A bride-to-be booked me for her TTD in a cenote and recently wrote to me, as she was worried after hearing of a bride who drowned during a Trash the Dress in Canada. After careful consideration, I felt it would be worth sharing with you the lessons we can learn from this tragic accident.
A TTD shouldn’t be anything other than a wonderful memory.
The Facts: A bride drowned during a TTD in Canada.
I researched the incident and unfortunately found the information is correct. A bride drowned last August during a TTD at Darwin Falls Park in Canada. According to Global Post Article (See full article), the bride accidently fell in the water while posing for pictures at the water’s edge. The area does have some strong currents and swimming is forbidden, however warning signs are often ignored.
It appears she had not intended to enter the water and therefore wore her wedding dress that must have included a long train. After falling in the water, she was dragged by the current despite rescue efforts by her photographer. The photographer was not expecting to enter the water and tried to rescue her from land.
While the Cenotes and beaches of the Riviera Maya are very different from the Canadian rivers, we can learn some valuable lessons from this incident.
Safety Measures for an Underwater Trash the Dress
Entering nature for a unique photo shoot requires some safety precautions:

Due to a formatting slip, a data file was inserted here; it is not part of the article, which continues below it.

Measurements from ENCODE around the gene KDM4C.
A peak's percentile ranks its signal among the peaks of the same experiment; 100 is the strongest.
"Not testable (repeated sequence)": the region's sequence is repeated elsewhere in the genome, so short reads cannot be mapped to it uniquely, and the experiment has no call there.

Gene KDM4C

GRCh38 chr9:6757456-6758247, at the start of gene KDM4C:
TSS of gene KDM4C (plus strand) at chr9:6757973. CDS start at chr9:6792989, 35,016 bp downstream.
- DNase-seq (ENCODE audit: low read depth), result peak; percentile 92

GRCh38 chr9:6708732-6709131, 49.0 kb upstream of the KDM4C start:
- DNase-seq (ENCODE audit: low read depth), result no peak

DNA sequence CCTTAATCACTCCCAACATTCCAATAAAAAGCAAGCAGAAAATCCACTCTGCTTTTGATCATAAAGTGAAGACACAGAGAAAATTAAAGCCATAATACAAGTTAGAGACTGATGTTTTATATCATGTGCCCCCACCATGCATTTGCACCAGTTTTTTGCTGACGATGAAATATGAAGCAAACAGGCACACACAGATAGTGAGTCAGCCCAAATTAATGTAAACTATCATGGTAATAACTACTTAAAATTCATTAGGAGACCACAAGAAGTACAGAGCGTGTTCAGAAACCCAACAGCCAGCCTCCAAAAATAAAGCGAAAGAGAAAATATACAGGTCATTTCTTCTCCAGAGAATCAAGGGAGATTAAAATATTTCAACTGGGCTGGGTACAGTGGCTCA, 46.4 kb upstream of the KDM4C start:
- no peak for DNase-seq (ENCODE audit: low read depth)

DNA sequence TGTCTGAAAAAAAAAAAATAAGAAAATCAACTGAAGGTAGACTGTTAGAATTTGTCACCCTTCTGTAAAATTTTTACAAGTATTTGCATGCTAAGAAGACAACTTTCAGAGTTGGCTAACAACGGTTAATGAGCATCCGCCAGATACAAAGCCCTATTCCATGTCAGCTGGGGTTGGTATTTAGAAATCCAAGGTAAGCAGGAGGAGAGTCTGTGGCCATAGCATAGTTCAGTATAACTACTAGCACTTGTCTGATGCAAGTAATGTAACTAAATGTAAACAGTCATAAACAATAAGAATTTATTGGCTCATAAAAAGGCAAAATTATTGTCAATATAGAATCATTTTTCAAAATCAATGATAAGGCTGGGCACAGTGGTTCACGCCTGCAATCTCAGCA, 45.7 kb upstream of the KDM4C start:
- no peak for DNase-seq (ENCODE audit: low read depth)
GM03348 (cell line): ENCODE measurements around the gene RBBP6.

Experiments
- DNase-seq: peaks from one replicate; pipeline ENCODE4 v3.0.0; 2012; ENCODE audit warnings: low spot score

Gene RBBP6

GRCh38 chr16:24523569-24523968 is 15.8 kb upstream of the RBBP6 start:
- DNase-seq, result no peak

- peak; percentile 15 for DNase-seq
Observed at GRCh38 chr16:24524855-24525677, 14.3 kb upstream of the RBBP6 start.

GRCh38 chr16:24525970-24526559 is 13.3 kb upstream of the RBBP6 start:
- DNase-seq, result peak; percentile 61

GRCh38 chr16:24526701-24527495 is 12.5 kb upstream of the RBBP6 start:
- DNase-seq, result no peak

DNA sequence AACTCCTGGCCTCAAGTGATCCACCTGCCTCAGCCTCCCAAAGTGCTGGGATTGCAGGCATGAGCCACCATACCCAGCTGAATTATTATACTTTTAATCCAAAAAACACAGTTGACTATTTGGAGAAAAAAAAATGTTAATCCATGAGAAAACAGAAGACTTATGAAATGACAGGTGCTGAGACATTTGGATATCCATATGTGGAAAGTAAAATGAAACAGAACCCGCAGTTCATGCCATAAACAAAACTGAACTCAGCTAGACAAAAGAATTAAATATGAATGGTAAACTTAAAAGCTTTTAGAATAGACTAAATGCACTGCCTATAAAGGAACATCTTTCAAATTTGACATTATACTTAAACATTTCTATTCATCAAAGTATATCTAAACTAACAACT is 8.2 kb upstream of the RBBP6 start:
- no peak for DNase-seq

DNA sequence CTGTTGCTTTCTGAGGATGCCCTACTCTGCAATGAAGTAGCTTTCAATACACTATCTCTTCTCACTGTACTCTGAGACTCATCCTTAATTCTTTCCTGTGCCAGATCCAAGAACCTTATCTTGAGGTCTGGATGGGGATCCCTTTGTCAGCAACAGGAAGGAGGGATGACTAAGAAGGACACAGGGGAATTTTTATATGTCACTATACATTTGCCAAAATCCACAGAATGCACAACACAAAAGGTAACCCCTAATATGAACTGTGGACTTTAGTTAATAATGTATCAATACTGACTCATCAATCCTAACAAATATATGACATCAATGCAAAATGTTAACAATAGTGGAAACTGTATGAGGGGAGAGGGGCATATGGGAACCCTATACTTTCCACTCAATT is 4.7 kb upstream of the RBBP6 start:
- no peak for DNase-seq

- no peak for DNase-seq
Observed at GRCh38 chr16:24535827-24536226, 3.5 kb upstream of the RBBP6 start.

- Choose a location in accordance with the couple’s swimming abilities (If you are not an agile swimmer, it is best to choose a location with foot throughout).
- Choose clothing suited for the conditions at the site. If there is current (rivers or the ocean), it’s best to choose clothing that is not too bulky and still allows you to swim. Many brides I have worked with on TTDs choose to bring separate dresses for the wedding and the TTD session.
- The couple should be in good physical shape. The sessions involve multiple hours in water that can be chilly. The major risk factor is hypothermia, particularly if the couple is tired (after their wedding festivities) or if they are of fragile health.
Example of a Cenote TTD – Video
A shallower Cenote with foot throughout. Watch the Video:
A deeper Cenote for comfortable swimmers. Watch the Video:
My Trash the Dress Sessions.
- We choose a location according to your comfort level. Before the session, I like to find out which photos you hope to shoot and discuss your swimming and diving comfort level. We will then choose a site that meets your vision and where you will feel at ease. As well, the season is another factor to choose the right location. Sunlight orientation vary with season and a good venue on January may not work on July!
- I will take you to sites with no current. Whether in the ocean or in the Cenotes, I always take my clients to locations I know very well and have swum and dove regularly. I always choose sites that have little to no current!
- In case of discomfort, we help you immediately. In the event that you feel uncomfortable, my assistant and I are in the water alongside you and can help bring you to shore in a few short seconds.
- Distance to a hospital. I will bring you to various wild and natural sites along the Riviera Maya. In case you are unwell, we are always within an hour drive of a first class hospital (either in Playa del Carmen or Cancun as I work in the Riviera Maya).
- Your responsibility. When you experience a TTD in nature, you are responsible for any accidents related to your health or as a consequence of your actions during the session. I cannot assume your comfort level and ability to move in a natural environment.
To know more about my Underwater Trash The Dress Sessions.
visit my pages :
- CENOTE Trash The Dress (Riviera maya – Mexico)